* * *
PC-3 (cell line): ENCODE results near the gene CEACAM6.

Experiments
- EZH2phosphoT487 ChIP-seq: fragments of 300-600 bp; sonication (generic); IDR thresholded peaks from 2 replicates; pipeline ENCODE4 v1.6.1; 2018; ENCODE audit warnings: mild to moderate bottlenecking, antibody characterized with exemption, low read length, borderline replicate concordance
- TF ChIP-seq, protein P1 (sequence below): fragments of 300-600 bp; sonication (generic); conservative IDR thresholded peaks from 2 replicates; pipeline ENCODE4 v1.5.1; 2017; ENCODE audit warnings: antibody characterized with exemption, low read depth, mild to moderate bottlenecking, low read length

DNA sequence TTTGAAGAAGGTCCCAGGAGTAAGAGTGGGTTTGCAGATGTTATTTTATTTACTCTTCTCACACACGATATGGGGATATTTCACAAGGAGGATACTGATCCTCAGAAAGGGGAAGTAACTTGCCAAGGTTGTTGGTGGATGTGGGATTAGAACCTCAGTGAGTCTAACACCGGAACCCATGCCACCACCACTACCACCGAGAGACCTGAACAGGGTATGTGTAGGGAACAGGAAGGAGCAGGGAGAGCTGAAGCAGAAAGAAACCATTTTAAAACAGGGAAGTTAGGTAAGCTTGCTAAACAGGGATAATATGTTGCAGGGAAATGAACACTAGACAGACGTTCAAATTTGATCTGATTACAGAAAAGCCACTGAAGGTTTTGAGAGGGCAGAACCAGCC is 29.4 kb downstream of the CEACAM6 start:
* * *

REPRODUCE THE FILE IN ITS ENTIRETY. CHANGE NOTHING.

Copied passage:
PC-3 (cell line): ENCODE results near the gene CEACAM6.

Experiments
- EZH2phosphoT487 ChIP-seq: fragments of 300-600 bp; sonication (generic); IDR thresholded peaks from 2 replicates; pipeline ENCODE4 v1.6.1; 2018; ENCODE audit warnings: mild to moderate bottlenecking, antibody characterized with exemption, low read length, borderline replicate concordance
- TF ChIP-seq, protein P1 (sequence below): fragments of 300-600 bp; sonication (generic); conservative IDR thresholded peaks from 2 replicates; pipeline ENCODE4 v1.5.1; 2017; ENCODE audit warnings: antibody characterized with exemption, low read depth, mild to moderate bottlenecking, low read length

DNA sequence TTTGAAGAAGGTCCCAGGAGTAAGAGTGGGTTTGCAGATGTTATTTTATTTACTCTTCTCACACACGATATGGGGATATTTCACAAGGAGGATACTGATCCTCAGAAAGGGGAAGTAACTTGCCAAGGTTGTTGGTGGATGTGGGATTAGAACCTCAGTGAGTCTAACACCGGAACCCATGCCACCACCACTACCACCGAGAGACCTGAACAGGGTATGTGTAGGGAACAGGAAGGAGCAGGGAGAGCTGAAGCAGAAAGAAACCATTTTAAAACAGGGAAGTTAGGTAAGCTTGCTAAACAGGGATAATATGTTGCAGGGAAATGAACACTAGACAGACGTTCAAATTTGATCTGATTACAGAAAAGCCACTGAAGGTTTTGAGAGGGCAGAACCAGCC is 29.4 kb downstream of the CEACAM6 start: